Materiales del altar: hojas/ramas de roble, zumaque seco, hojas de olmo, hojas de consuelda, semillas de maíz, agujas de pino ponderosa, concha de almeja blanca, bellotas de roble- recogidas de la tierra ancestral de Nonotuk, Wompanoag, Shinneock, Lenapi, Osage, Muscogee Creek y Choctaw. Salvia importada de Siria, tabaco importado de Tailandia y rotuladores permanentes Sharpie. Bandera del estado de Massachusetts proporcionada por Metro Flag Co.
 
Con espadas, viruela, esclavitud, ganado, monocultivos, derechos de propiedad y la doctrina del Destino Manifesto nos han robado la tierra: tú lo llamas paz. Le dices libertad. Yo lo llamo genocidio. La violencia no equivale a la paz. La violencia no equivale a la libertad. ¡Libera la Land Back!
 
Por 36 años, activistas indígenas le han pedido al gobierno de Massachusetts aprobar una propuesta de ley para cambiar la bandera y el escudo del estado. Con el apoyo de comunidades locales, la propuesta S.2848 fue aprobada por la legislatura y firmada por el gobernador de Massachusetts el 11 de enero de 2021. Para información actualizada sobre la propuesta y el rediseño de la bandera, el escudo y el lema, visite: https://changethemassflag.com/updates/.
 
¿Cómo practicar una libertad que reconozca y revierta más de 500 años de colonización en las Américas? Con esta pregunta en mente he transformado la bandera en una ofrenda que manifiesta lo que quiero y en la que pido orientación.
 
La bandera y el escudo de Massachusetts deben ser rediseñados y elaborados junto a la población indígena; sus preocupaciones deben ser el eje de la conversación. En esta obra, no propongo una bandera alternativa, sino una en la que eliminé los elementos criticados por activistas en changethemassflag.com: la espada sobre la cabeza de un hombre algonquino con su flecha hacia abajo, en señal de rendición, y el lema del estado —“Con la espada buscamos paz, pero paz solo si hay libertad”—. Busco interrumpir el desequilibrio de poder que existe bajo el colonialismo de asentamientos al poner de cabeza la bandera y el sello. Añadí un mantra: ¡Free the Land Back! Hace referencia a #LandBack, es decir “devuelve la tierra”, un movimiento por la soberanía indígena. Este mantra también exige indemnizar a las personas africanas en los Estados Unidos con el fin de Free the Land Back. Cajas de herramientas con rotuladores Sharpie, cartón, velas, tabaco, maíz, flores, salvia, cedro y pancartas para hacer altares colectivos y construir espacios de luto y militancia nos acompañaron durante las manifestaciones sociales del movimiento Black Lives en el verano de 2020. ¡Encuentro poder la práctica de libertad de Rule Reverse! ¡Free the Land Back!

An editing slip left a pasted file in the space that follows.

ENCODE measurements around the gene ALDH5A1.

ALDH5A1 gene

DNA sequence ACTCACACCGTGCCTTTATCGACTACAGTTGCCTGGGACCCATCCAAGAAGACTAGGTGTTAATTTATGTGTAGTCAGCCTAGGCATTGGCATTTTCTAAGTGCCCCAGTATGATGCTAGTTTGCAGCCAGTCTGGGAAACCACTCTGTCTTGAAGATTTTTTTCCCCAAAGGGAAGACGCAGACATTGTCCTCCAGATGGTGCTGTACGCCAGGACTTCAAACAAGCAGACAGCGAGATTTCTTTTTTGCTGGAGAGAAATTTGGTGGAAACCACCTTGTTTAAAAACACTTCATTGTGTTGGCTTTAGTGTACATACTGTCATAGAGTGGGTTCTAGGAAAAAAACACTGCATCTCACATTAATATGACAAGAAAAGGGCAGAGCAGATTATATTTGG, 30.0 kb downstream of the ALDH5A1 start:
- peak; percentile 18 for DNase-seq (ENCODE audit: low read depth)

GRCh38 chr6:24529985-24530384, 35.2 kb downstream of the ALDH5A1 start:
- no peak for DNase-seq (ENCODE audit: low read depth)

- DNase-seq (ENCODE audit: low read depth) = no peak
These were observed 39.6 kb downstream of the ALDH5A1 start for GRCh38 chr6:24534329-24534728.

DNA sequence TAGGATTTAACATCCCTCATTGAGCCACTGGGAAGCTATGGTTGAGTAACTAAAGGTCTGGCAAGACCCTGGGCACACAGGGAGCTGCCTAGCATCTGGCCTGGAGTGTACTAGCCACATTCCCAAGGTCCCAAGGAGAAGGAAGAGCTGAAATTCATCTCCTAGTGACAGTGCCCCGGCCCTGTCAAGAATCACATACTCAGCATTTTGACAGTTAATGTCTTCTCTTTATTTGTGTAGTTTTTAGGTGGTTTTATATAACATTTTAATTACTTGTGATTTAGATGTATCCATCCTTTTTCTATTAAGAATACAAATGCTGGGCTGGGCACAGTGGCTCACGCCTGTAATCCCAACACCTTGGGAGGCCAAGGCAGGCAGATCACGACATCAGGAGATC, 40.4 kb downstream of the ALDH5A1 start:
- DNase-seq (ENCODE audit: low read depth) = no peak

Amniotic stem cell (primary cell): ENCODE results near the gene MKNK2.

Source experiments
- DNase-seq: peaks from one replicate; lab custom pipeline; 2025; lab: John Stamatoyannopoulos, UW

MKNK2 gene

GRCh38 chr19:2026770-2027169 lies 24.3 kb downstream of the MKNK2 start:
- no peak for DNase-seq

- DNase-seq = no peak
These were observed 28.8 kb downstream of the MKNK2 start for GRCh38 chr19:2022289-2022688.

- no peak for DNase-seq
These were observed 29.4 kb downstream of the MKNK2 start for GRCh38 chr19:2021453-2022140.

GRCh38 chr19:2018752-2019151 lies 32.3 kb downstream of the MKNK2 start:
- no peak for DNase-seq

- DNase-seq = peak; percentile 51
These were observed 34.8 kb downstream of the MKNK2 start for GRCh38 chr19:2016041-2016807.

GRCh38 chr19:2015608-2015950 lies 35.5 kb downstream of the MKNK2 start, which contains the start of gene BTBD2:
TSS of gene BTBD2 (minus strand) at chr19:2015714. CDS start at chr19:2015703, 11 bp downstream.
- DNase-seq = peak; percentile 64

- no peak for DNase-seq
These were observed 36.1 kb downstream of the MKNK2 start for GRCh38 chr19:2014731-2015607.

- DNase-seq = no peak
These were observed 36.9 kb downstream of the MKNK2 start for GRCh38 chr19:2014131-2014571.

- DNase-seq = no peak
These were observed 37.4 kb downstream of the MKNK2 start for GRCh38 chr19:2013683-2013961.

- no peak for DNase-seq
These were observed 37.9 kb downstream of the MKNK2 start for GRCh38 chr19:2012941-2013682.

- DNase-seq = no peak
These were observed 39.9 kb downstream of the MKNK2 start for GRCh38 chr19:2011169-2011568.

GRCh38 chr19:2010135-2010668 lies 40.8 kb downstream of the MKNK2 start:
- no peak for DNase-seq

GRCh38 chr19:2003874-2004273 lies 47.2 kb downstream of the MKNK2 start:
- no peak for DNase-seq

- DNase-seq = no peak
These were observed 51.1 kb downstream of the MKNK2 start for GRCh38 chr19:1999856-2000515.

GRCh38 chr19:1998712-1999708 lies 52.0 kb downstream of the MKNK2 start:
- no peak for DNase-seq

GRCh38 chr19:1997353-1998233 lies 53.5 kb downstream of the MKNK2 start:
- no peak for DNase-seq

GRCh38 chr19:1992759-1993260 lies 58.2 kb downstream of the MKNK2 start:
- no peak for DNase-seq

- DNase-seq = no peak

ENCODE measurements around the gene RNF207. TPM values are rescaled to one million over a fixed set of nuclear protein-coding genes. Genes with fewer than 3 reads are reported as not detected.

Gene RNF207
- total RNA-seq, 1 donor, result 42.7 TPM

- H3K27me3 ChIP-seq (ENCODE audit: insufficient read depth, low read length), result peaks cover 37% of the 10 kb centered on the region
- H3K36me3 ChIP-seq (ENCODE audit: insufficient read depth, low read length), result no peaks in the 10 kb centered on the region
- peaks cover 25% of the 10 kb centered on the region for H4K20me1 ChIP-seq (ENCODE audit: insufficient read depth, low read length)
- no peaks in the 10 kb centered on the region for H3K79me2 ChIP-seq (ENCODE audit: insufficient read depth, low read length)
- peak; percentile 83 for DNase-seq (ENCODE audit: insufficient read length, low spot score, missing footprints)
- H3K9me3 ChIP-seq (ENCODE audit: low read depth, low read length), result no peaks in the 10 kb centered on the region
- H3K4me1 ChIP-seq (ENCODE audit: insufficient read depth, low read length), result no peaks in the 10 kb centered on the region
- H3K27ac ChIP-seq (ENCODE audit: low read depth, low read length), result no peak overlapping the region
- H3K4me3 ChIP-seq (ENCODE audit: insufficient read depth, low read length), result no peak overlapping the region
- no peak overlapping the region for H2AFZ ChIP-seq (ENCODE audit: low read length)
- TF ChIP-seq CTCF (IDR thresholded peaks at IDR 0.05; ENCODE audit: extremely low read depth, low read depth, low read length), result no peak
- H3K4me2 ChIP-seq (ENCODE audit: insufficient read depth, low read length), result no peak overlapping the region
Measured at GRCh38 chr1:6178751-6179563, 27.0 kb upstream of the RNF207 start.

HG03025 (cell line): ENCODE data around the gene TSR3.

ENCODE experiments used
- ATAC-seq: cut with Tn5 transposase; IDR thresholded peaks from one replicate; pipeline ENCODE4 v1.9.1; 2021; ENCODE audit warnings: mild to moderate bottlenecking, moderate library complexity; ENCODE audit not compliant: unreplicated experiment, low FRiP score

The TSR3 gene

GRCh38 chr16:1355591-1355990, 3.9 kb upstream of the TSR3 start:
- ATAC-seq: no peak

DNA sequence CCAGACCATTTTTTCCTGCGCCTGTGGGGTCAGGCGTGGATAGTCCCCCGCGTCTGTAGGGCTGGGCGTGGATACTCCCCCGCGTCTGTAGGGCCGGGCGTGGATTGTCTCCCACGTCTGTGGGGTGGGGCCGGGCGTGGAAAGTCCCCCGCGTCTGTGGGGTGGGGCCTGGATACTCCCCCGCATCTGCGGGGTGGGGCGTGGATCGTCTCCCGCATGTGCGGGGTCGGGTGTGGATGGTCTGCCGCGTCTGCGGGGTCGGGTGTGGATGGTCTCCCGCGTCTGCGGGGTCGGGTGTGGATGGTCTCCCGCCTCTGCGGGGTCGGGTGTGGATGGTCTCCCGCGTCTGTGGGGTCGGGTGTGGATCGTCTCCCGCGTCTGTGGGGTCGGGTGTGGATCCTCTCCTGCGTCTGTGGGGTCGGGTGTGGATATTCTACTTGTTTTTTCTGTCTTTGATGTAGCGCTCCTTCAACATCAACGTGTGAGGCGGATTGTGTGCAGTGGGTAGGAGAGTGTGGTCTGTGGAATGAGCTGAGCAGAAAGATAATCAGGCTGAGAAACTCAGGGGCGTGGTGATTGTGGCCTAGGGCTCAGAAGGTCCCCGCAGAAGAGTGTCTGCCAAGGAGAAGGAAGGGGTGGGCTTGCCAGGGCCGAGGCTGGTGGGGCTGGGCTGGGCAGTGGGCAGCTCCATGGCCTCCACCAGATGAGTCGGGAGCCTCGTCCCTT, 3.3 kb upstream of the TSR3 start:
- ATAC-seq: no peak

Agradecimientos especiales a Rae Gould, David Detmold, Brittany Walley y el listserv del Programa Native American and Indigenous Studies de los Five Colleges.

kara lynch's "Free The Land Back". A white flag with a painted design in the center has various natural materials laid on top. The flag shows an upside-down emblem of a native man standing in the center of a blue shield. Text around the emblem reads in various colors, "FREE THE LAND BACK". Among the natural materials on the flag in piles is dried, multicolored maize, black and white feathers, acorns, an oak branch with dried leaves, and red-brown pinecones.

FREE THE LAND BACK! RULE REVERSE! By the sword we seek peace, but peace only under liberty.2020

Altar Materials: post oak leaves/branch, dried sumac, elm leaves, comfrey leaves, corn seed, ponderosa pine needles, atlantic surf clamshell, post-oak acorns -  gathered from Nonotuk, Wompanoag, Shinnecock, Lenapi, Osage, Muscogee Creek, Choctaw ancestral lands. Sage imported from Syria, Tobacco imported from Thailand and Sharpie Permanent Markers. Massachusetts State Flag provided by Metro Flag Co.